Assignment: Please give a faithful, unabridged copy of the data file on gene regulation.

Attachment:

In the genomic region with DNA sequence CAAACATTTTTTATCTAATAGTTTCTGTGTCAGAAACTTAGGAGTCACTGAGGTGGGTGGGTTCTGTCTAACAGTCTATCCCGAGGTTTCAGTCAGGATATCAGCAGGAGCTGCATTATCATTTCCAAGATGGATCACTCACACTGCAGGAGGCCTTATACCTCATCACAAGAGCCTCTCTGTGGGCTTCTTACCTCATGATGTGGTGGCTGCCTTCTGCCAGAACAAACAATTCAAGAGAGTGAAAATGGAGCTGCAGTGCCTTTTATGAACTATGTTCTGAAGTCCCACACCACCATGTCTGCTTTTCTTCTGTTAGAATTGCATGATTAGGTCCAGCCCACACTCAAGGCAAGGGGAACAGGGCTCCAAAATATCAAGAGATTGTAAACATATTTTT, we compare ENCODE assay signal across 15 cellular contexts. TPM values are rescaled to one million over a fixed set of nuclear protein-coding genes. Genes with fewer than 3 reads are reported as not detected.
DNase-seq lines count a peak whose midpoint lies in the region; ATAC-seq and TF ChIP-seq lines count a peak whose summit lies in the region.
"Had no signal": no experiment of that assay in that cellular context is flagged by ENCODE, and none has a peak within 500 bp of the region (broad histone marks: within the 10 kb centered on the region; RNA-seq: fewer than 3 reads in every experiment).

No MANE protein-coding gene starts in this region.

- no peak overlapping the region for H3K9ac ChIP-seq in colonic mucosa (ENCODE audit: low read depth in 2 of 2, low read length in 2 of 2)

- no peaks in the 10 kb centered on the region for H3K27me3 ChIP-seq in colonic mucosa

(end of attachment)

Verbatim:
In the genomic region with DNA sequence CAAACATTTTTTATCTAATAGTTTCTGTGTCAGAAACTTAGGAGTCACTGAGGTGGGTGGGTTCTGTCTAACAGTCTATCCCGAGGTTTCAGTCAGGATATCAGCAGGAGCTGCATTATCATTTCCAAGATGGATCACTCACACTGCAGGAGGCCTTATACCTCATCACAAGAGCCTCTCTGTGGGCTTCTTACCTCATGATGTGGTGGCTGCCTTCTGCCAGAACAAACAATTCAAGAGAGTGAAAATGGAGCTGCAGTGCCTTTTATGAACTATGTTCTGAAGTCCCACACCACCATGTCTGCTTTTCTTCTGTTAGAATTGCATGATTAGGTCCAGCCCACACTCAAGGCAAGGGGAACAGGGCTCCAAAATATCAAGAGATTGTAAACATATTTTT, we compare ENCODE assay signal across 15 cellular contexts. TPM values are rescaled to one million over a fixed set of nuclear protein-coding genes. Genes with fewer than 3 reads are reported as not detected.
DNase-seq lines count a peak whose midpoint lies in the region; ATAC-seq and TF ChIP-seq lines count a peak whose summit lies in the region.
"Had no signal": no experiment of that assay in that cellular context is flagged by ENCODE, and none has a peak within 500 bp of the region (broad histone marks: within the 10 kb centered on the region; RNA-seq: fewer than 3 reads in every experiment).

No MANE protein-coding gene starts in this region.

- no peak overlapping the region for H3K9ac ChIP-seq in colonic mucosa (ENCODE audit: low read depth in 2 of 2, low read length in 2 of 2)

- no peaks in the 10 kb centered on the region for H3K27me3 ChIP-seq in colonic mucosa